Walmart shares soared Tuesday after the company beat on earnings, a move that took the stock's gains into double-digit territory for 2019. The retail giant saw better-than-expected returns on grocery sales and managed to grow e-commerce sales by 43 percent between the most recent two quarters, destroying estimates for the holiday season.
Three experts weigh in on what's next for Walmart:
- Pro4ma founder Liz Dunn thinks the beat points toward a strong future for Walmart, even in the presence of Amazon. "When you have a big quarter like this, the fourth quarter, where you saw this strong flow through, that gives some credence that the stock has risen to the level that it has," said Dunn. "Long term, they're using their size to increase their dominance and to really go head-to-head against Amazon, and I think that's important and it's obviously working."
- UBS retail analyst Michael Lasser highlighted Walmart's strong e-commerce growth in the grocery space, but said that the company can't just rely on that going forward. "As they continue, we expect to see a rationalization of that side of the business. Where they need to do better is on the more traditional side of e-commerce," said Lasser, "Individual packages to individual homes of areas like apparel and home furnishings, that's going to get the gross profit dollars for that business to be better, and pare some of the operating losses that they're cheating from investing so much in that business."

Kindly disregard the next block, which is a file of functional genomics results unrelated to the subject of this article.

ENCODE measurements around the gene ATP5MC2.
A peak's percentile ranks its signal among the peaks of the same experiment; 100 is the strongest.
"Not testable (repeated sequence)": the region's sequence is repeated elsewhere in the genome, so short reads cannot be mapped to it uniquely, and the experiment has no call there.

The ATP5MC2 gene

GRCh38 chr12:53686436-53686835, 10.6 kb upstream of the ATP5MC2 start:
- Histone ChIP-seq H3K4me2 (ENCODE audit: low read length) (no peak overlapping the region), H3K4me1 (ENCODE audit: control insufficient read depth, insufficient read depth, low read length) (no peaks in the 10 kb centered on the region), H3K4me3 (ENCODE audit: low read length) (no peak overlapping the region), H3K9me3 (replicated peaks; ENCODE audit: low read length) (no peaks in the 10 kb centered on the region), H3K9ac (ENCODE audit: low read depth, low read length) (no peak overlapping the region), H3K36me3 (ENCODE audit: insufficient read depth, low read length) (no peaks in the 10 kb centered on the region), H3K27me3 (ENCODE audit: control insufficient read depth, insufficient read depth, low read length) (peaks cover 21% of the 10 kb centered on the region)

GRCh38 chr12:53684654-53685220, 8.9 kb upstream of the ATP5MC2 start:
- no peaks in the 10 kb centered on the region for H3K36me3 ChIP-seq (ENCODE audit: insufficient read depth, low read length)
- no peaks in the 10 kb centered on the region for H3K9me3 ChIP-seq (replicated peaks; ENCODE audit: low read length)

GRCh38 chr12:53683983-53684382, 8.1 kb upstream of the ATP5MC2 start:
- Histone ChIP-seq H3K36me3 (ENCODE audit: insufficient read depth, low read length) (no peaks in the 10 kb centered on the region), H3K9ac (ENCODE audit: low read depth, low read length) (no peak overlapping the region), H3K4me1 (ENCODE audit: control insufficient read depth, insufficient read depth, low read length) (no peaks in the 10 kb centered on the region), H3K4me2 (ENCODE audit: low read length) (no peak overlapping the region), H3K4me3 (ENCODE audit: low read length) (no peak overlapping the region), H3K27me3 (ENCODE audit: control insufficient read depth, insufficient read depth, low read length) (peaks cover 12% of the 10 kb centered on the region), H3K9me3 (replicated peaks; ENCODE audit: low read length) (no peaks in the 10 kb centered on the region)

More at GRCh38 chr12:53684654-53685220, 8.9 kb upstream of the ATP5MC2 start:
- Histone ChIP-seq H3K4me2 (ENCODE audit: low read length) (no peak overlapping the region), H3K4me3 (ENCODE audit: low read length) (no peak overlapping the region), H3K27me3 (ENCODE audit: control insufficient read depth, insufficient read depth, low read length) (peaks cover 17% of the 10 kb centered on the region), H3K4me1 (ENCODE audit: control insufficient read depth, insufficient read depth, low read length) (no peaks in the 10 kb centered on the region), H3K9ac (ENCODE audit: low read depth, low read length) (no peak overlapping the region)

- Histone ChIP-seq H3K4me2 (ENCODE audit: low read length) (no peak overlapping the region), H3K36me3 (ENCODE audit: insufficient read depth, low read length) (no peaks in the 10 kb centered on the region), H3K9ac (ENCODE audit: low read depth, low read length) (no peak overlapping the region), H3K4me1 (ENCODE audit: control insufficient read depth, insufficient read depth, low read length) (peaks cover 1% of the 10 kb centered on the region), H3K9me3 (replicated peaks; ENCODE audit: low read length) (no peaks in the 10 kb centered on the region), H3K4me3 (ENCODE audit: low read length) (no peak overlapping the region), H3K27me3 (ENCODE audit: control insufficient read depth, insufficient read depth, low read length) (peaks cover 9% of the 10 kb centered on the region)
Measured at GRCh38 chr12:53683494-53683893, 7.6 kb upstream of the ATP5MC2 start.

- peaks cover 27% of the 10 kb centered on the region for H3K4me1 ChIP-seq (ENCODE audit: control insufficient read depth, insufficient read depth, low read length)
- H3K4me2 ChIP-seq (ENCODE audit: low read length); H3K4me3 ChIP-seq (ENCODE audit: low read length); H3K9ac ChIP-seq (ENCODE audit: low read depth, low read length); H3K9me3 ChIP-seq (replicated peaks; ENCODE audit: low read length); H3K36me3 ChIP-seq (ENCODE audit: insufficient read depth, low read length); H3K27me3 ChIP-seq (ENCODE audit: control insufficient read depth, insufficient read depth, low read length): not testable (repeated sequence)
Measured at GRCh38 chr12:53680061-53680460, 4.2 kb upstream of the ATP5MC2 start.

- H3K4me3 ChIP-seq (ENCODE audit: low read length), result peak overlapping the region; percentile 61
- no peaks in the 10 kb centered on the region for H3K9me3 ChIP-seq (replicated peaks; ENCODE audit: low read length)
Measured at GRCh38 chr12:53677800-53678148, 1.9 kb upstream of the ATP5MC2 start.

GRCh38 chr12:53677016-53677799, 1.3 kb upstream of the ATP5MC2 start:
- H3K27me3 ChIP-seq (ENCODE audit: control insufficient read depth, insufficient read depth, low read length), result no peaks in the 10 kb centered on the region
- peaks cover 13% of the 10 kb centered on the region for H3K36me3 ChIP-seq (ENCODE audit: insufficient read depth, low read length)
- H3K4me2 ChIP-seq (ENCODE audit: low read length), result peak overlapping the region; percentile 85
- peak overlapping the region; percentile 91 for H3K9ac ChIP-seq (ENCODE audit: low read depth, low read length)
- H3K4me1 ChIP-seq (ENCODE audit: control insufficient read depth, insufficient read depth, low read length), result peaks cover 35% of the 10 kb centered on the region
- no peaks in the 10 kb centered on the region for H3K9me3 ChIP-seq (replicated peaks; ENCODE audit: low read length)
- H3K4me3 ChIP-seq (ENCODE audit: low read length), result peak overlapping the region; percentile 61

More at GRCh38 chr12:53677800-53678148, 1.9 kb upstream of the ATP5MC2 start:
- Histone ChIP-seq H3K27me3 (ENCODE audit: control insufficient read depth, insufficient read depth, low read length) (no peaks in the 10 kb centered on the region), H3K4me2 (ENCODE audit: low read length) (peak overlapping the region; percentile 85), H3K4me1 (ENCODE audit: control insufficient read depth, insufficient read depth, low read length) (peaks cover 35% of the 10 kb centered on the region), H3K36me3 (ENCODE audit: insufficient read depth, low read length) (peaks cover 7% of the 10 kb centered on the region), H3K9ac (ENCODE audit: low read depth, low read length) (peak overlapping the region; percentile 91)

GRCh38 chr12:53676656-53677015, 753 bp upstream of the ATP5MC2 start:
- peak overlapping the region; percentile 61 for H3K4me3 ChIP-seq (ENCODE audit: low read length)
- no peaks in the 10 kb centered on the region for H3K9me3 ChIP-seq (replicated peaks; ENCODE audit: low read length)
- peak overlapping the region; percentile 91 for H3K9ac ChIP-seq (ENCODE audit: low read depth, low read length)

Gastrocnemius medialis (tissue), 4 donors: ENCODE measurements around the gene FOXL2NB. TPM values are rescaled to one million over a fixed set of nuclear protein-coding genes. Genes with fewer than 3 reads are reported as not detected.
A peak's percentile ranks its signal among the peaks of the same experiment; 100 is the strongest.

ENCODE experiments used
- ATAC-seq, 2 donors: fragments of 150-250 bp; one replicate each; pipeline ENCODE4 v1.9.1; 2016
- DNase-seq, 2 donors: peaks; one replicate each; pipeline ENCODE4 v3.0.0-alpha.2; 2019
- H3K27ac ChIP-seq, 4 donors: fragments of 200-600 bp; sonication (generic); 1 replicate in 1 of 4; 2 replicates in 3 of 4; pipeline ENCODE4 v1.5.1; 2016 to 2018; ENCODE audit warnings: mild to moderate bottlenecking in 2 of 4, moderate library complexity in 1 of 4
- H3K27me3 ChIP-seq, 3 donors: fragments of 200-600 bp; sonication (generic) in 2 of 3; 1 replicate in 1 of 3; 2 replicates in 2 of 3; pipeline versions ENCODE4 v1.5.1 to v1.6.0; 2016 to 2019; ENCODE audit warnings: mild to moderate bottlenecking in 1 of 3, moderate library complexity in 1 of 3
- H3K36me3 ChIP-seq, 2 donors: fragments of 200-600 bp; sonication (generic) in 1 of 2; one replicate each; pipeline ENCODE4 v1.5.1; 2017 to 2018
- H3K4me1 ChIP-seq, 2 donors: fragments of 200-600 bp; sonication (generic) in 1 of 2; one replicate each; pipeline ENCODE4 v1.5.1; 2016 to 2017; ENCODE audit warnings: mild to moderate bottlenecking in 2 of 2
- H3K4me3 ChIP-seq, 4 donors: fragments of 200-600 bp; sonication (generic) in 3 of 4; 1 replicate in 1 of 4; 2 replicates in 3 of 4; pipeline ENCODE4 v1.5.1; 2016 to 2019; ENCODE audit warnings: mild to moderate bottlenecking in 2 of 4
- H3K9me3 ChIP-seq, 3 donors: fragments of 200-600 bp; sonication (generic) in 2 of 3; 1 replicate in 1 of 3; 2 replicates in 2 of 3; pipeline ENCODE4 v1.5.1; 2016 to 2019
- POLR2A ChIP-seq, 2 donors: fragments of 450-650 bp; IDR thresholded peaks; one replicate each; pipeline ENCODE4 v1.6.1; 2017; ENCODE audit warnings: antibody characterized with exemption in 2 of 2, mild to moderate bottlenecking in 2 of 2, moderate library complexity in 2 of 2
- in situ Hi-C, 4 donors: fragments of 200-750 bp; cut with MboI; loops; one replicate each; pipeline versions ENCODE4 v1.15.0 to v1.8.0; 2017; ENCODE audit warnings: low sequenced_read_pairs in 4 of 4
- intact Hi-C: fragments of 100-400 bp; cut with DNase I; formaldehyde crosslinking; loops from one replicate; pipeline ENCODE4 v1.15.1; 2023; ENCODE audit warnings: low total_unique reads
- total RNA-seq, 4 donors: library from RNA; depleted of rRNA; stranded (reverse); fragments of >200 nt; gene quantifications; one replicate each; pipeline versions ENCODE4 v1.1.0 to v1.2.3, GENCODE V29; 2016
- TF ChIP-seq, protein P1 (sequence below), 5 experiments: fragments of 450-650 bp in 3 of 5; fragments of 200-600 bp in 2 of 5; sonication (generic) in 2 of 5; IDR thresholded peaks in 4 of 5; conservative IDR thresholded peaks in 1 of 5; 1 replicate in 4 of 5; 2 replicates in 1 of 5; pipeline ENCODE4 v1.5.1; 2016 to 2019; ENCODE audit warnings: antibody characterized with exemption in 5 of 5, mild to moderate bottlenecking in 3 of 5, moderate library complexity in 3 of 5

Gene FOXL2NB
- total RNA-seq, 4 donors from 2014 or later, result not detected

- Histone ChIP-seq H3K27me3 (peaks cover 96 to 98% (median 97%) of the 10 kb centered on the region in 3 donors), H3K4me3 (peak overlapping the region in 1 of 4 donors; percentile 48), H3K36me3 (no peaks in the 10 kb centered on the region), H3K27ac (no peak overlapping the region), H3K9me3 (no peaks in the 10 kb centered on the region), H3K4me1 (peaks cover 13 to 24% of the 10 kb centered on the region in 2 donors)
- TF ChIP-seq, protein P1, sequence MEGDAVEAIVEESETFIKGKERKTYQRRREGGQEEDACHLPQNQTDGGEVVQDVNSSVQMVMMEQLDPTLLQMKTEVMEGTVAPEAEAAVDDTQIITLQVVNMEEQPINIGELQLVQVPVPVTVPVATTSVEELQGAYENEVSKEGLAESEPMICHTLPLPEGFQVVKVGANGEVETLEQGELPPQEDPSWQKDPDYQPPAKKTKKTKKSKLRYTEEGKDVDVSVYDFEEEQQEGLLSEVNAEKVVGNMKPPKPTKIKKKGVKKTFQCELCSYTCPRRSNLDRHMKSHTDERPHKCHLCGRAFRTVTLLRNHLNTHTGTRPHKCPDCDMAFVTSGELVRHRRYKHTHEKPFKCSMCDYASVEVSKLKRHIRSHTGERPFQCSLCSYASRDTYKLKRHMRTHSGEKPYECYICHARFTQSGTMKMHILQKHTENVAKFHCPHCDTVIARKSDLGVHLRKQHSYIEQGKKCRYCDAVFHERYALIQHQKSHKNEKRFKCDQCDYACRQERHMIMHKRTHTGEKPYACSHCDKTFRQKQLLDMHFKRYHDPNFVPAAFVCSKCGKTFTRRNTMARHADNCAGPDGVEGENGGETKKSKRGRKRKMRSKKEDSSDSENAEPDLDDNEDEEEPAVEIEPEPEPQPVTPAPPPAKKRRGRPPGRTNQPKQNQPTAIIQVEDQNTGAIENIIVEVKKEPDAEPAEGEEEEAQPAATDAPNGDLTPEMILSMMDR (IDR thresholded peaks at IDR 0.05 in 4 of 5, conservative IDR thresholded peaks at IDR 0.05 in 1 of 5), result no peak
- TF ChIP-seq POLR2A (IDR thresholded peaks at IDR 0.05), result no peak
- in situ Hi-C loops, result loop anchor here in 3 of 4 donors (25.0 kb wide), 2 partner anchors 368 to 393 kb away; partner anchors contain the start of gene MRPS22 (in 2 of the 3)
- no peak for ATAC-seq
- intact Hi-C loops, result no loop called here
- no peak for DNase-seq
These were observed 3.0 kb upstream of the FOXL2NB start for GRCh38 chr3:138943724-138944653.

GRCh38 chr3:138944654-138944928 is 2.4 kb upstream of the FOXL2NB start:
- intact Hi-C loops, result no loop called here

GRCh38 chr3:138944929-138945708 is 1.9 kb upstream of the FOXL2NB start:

- Charles O'Shea, lead Walmart analyst at Moody's, sees Walmart's increasing capital expenditures as a good sign moving forward as it shifts into the e-commerce space. "The store growth is slowing. I can remember covering the company when I started at Moody's in 2002. These guys were building stores like crazy," said O'Shea. "Now they're not building stores, but they're spending roughly the same amount of money on capex. It's going to tech spend, it's going to e-commerce. I think that Walmart is going to continue to do that, they will continue to invest. Buy online, pick up in store is a powerful model to compete with Amazon." O'Shea also noted that Walmart's existing brick-and-mortar locations provide it with leverage in an important area. "Food delivery, which is something that we're still, kind of, looking at saying, 'gee, how much demand will there be for that over time?' Walmart is going to leverage that store base. Those stores are assets – not liabilities – and Walmart has proved that."